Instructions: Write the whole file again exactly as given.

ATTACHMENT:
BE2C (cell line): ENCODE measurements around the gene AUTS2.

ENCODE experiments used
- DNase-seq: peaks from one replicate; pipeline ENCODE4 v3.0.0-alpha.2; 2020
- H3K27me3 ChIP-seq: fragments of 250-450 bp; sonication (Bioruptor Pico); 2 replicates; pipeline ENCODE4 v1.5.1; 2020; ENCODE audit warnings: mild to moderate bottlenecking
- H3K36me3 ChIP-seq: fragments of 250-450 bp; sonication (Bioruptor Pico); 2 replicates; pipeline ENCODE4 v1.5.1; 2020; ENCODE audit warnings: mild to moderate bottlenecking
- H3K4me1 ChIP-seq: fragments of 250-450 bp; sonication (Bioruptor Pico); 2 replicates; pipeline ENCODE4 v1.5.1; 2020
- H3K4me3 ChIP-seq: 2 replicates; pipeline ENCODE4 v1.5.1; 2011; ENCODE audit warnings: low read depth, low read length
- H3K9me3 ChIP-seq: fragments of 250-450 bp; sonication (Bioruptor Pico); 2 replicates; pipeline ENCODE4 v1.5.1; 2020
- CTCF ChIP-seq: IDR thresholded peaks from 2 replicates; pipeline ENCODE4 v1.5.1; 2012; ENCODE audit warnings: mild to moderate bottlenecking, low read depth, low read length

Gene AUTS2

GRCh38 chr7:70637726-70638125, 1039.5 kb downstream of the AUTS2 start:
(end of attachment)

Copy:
BE2C (cell line): ENCODE measurements around the gene AUTS2.

ENCODE experiments used
- DNase-seq: peaks from one replicate; pipeline ENCODE4 v3.0.0-alpha.2; 2020
- H3K27me3 ChIP-seq: fragments of 250-450 bp; sonication (Bioruptor Pico); 2 replicates; pipeline ENCODE4 v1.5.1; 2020; ENCODE audit warnings: mild to moderate bottlenecking
- H3K36me3 ChIP-seq: fragments of 250-450 bp; sonication (Bioruptor Pico); 2 replicates; pipeline ENCODE4 v1.5.1; 2020; ENCODE audit warnings: mild to moderate bottlenecking
- H3K4me1 ChIP-seq: fragments of 250-450 bp; sonication (Bioruptor Pico); 2 replicates; pipeline ENCODE4 v1.5.1; 2020
- H3K4me3 ChIP-seq: 2 replicates; pipeline ENCODE4 v1.5.1; 2011; ENCODE audit warnings: low read depth, low read length
- H3K9me3 ChIP-seq: fragments of 250-450 bp; sonication (Bioruptor Pico); 2 replicates; pipeline ENCODE4 v1.5.1; 2020
- CTCF ChIP-seq: IDR thresholded peaks from 2 replicates; pipeline ENCODE4 v1.5.1; 2012; ENCODE audit warnings: mild to moderate bottlenecking, low read depth, low read length

Gene AUTS2

GRCh38 chr7:70637726-70638125, 1039.5 kb downstream of the AUTS2 start: